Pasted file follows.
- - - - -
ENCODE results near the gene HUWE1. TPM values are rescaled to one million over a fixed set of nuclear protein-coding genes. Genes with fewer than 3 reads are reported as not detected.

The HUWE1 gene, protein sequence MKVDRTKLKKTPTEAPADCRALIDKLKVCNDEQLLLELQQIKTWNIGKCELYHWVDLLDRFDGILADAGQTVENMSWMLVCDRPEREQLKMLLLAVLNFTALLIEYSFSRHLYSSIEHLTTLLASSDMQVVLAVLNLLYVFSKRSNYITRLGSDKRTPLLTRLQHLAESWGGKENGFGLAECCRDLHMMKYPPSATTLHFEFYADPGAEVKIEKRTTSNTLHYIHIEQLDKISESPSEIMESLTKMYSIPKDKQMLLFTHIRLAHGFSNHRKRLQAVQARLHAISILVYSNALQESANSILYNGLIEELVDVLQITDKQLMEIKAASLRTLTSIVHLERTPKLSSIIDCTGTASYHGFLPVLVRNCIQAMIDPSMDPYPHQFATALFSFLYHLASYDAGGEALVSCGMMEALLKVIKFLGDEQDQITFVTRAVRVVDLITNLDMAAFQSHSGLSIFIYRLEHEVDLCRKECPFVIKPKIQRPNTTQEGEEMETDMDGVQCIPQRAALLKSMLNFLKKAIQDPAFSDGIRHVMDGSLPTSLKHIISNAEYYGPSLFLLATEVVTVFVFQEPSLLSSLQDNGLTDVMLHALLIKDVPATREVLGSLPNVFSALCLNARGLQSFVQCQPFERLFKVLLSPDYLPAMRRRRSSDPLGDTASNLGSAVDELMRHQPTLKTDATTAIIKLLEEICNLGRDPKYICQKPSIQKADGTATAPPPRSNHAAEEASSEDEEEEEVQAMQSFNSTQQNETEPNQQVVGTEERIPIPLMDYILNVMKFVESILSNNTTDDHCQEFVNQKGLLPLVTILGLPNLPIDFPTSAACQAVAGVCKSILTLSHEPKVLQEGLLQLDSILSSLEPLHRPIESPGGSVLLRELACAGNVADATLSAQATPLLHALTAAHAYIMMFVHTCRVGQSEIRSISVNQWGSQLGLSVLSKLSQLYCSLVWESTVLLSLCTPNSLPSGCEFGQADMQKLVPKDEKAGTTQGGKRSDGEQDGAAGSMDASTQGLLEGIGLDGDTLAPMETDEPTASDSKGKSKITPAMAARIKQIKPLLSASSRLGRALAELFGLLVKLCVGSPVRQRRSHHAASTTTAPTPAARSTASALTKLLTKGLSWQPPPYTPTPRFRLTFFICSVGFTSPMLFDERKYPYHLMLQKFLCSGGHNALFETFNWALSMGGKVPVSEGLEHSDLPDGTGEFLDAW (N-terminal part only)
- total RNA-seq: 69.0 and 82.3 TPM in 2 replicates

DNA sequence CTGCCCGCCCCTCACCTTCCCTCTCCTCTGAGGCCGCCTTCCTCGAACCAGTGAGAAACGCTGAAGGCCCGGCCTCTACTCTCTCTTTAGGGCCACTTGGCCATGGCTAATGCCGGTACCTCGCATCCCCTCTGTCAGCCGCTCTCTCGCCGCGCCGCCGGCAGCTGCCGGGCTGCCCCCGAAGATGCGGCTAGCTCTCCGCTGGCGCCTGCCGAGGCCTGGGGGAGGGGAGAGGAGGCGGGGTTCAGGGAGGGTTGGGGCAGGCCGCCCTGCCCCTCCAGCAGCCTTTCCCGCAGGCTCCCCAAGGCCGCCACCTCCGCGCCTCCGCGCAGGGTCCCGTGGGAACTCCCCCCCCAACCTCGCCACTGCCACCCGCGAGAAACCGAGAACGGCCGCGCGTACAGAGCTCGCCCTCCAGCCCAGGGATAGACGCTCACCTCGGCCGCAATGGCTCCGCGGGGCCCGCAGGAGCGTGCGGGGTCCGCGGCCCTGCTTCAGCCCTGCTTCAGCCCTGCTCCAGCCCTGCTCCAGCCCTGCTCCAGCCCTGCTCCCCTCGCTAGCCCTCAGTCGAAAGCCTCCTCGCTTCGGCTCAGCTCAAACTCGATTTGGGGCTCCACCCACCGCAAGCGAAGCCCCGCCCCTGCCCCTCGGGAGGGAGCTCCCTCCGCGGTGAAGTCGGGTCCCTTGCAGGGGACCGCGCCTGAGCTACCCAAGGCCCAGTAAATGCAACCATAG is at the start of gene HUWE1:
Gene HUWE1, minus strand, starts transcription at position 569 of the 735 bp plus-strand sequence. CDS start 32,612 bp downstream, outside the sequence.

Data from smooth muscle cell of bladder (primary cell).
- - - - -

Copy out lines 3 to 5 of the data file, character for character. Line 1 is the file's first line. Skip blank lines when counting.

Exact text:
- total RNA-seq: 69.0 and 82.3 TPM in 2 replicates

DNA sequence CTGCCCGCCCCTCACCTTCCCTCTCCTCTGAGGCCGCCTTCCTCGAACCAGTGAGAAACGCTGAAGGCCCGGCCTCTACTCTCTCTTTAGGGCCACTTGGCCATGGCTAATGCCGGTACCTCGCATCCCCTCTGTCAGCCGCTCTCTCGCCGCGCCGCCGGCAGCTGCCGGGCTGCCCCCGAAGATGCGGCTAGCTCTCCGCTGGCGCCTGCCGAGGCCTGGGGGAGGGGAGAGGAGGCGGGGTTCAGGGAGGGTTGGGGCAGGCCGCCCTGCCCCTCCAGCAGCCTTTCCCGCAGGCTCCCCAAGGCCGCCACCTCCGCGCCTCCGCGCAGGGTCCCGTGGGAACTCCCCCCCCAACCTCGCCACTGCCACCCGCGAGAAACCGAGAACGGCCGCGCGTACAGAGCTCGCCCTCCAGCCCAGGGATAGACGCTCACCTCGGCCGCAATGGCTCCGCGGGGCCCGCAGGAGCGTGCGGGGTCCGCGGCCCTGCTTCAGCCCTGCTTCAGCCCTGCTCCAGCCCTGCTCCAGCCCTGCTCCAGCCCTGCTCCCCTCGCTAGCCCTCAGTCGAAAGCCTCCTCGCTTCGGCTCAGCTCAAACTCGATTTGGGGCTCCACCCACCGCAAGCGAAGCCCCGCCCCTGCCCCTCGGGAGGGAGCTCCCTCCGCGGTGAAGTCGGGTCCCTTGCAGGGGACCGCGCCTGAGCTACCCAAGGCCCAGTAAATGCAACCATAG is at the start of gene HUWE1:
Gene HUWE1, minus strand, starts transcription at position 569 of the 735 bp plus-strand sequence. CDS start 32,612 bp downstream, outside the sequence.